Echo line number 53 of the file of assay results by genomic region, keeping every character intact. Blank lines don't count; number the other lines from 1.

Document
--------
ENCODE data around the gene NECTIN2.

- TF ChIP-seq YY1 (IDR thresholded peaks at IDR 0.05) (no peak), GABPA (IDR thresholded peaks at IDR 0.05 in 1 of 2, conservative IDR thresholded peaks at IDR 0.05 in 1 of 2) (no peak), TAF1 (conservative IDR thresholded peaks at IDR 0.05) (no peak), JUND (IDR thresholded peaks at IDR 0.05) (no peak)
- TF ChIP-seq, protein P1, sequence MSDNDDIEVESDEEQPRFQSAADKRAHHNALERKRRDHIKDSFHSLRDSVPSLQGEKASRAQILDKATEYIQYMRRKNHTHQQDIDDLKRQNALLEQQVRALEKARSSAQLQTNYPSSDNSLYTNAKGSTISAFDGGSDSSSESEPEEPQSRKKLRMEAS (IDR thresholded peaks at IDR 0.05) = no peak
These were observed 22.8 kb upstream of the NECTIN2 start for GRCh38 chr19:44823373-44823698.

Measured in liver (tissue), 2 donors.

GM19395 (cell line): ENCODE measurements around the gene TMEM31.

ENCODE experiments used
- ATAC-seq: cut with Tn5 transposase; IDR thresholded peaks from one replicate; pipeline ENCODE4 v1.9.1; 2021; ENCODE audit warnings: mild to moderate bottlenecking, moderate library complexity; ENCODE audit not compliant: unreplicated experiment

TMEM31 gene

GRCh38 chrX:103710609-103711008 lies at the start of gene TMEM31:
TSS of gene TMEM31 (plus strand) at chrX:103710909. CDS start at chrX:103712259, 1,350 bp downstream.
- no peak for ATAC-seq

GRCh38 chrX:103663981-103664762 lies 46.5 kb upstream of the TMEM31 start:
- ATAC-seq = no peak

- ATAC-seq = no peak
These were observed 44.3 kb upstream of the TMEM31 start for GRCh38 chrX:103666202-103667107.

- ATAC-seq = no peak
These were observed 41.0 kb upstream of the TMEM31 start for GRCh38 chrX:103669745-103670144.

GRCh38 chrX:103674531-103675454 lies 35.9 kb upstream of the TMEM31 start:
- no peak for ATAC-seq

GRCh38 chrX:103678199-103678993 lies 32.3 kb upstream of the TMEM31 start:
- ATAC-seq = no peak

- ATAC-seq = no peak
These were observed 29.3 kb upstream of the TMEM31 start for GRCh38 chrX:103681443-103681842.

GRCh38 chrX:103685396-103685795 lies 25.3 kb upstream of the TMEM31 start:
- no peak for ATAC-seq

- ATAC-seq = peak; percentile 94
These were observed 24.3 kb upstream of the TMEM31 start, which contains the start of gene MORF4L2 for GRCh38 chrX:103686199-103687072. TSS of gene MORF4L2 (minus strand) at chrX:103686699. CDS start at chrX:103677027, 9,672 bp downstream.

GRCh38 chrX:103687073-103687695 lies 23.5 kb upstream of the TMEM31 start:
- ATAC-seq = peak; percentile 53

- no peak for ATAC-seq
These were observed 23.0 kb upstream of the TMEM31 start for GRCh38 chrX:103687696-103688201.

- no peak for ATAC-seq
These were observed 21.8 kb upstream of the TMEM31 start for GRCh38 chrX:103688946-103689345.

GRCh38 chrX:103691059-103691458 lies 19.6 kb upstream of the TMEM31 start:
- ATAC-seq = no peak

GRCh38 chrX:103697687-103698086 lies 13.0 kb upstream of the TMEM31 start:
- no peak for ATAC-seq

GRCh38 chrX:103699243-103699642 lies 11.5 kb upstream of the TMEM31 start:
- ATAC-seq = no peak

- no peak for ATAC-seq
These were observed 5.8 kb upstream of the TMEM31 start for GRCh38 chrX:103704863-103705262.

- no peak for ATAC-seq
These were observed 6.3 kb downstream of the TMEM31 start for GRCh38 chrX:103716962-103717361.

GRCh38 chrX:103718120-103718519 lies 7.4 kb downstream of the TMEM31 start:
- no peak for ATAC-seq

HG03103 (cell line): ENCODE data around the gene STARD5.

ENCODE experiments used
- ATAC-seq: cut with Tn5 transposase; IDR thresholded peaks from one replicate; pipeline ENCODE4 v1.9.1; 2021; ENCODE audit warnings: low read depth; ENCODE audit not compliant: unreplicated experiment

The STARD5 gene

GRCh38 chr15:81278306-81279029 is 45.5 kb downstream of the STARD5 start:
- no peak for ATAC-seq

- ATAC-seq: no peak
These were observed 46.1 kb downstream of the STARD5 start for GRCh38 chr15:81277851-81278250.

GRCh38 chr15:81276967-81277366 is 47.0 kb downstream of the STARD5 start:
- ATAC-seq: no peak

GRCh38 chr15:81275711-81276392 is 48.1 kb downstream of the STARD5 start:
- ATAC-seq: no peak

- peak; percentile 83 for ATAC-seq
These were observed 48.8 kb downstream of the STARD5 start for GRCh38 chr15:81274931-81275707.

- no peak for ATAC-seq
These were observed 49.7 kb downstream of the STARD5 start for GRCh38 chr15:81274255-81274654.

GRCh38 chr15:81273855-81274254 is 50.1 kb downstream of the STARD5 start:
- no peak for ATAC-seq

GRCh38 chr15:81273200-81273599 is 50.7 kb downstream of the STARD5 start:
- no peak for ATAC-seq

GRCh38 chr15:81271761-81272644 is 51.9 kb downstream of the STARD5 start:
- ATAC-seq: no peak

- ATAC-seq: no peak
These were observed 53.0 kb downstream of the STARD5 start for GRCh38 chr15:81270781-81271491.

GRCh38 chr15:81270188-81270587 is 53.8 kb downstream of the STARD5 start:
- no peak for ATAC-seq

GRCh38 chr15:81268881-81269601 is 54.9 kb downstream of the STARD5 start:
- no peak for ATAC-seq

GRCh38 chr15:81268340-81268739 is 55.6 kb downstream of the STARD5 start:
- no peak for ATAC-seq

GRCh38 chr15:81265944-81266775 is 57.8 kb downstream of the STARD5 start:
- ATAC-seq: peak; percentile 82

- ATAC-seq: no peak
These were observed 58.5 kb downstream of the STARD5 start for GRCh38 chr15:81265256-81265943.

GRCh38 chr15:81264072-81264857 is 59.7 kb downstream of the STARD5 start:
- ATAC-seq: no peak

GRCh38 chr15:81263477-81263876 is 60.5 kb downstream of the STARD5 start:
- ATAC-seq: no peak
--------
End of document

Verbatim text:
- ATAC-seq: no peak